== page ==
But then there is also the unfortunate impact of some misunderstandings. For international sports officials it just does not seem normal or reasonable to grant special resource allocations in favor of projects in what is overall the wealthiest country on earth. In many parts of the world, it is understandably difficult to grasp that specifically in handball there could be a need for treating the U.S. like a poor and weak member country. It just does not fit the image of a country that is so dominant in a large number of other sports and seems to have unlimited resources within the realm of professional sports. That all this does not do U.S handball any good, and in that in fact it might even be a handicap to be dwarfed by rich and traditional U.S sports, may be hard to appreciate.
Conversely, it may also be hard, from a U.S vantage point, to accept that the IHF resources are not exactly unlimited. Indeed, the amount of money allocated annually to genuine development aid around the world is embarrassingly modest. Whether this is an appropriate and necessary state of affairs may be a different matter. Similarly, the IHF clearly does not have its own resources in terms of personnel resources for technical work around the globe. For such efforts, IHF must rely on borrowed resources from some of the stronger member nations, and it may then in reality be more interesting for such countries to get involved on a bilateral basis.
But there is also another, quite different, side of the issue. For a possible investor, regardless of the field involved, there tends to be an insistence that the recipient of the resources must show clear signs of being able to provide a return on the investment. In the case of U.S handball, there can be little doubt that the potential is there, but it has to be admitted that the track record is discouraging. I have personally heard comments to the effect that’ helping U.S handball with money would be like putting the money into a sink hole’, or that ‘your compatriots never seem to have their act together’.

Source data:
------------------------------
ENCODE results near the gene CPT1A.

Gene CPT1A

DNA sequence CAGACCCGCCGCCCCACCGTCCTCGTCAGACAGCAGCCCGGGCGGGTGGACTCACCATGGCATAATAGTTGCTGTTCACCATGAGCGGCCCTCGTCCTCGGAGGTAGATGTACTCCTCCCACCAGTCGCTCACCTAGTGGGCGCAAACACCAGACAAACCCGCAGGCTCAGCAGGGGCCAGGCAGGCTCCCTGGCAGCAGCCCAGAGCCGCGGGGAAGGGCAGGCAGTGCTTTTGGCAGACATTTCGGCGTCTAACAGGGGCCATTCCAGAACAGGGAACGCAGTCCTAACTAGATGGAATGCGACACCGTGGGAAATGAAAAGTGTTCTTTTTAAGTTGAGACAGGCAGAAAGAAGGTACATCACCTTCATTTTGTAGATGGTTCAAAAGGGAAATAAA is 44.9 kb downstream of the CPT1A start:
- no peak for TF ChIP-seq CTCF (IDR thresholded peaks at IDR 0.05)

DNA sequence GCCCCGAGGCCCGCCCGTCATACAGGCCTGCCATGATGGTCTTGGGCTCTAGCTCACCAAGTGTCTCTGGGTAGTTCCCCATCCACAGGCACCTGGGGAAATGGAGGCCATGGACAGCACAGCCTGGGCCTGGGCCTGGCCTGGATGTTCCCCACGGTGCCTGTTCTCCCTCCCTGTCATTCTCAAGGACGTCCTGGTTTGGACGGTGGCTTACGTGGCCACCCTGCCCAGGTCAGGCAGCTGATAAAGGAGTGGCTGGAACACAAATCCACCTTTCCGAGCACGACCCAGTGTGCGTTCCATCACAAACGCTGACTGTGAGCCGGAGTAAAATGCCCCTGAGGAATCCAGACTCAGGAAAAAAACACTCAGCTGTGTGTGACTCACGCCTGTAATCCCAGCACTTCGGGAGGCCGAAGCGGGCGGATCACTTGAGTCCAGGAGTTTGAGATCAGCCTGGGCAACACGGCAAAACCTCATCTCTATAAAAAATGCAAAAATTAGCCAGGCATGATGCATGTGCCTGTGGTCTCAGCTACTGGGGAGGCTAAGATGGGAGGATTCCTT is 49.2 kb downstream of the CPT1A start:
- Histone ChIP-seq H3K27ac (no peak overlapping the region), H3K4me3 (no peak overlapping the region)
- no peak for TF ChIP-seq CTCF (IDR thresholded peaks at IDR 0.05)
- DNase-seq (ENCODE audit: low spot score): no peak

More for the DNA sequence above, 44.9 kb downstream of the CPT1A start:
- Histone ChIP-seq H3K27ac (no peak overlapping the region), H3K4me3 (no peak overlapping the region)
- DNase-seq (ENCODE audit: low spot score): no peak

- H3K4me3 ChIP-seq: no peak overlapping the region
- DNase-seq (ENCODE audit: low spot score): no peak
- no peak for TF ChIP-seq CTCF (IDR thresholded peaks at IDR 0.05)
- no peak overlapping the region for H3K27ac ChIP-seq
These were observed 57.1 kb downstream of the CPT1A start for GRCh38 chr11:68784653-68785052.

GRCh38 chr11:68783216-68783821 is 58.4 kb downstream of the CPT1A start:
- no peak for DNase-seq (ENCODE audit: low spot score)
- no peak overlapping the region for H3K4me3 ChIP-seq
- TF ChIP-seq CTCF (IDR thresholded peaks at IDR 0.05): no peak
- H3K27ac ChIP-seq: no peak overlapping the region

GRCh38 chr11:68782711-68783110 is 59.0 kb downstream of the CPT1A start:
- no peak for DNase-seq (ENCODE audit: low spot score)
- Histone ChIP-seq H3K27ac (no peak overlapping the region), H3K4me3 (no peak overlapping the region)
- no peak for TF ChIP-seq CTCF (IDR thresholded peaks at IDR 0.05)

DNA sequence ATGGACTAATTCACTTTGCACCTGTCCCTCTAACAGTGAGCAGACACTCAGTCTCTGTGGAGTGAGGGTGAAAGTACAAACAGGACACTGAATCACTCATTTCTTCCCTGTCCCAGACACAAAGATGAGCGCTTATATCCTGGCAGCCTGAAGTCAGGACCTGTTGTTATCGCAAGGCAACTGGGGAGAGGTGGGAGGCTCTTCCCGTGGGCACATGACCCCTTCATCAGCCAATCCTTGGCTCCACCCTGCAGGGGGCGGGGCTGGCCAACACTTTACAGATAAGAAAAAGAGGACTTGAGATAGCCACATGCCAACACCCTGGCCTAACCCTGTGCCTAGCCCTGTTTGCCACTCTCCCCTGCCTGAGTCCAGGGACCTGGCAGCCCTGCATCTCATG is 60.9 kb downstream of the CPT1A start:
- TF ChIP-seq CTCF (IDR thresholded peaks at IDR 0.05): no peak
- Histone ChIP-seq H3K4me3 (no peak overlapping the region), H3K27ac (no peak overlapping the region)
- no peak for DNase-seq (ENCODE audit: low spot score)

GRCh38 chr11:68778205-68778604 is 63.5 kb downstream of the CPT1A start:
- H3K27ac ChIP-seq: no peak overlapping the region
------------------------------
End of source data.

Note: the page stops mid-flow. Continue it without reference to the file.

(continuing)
What these observers have had in mind when making such comments are notions that over the years there has been too much emphasis on national teams as a ‘locomotive’ and that the grassroots level has been neglected. Handball persons from abroad have also had the opportunity to notice, as a negative surprise, the low quality of play at the U.S Nationals or other club competitions. The sense that the U.S. federation largely failed to use the handball tournaments of the 1984 and the 1996 Olympics as strong ‘jump starts’ has also been frequently been used as an argument for being skeptical about the usefulness of supporting U.S. handball from abroad. Moreover, there are impressions in the minds of observers that U.S. federation leaders have been poorly organized, spending too much time on internal disputes instead of trying to pull in the same direction.
So while Dieter Esch and his colleagues are trying hard to give the U.S. handball federation a fresh start, both in terms of demonstrable progress and in terms of the perceptions created for the benefit of handball people in the IHF and abroad, it must be understood that there is quite a bit of old ‘baggage’ to be reckoned with. This makes it all the more important that the program and the results of the federation quickly begin to show that there is indeed a new approach that deserves global support.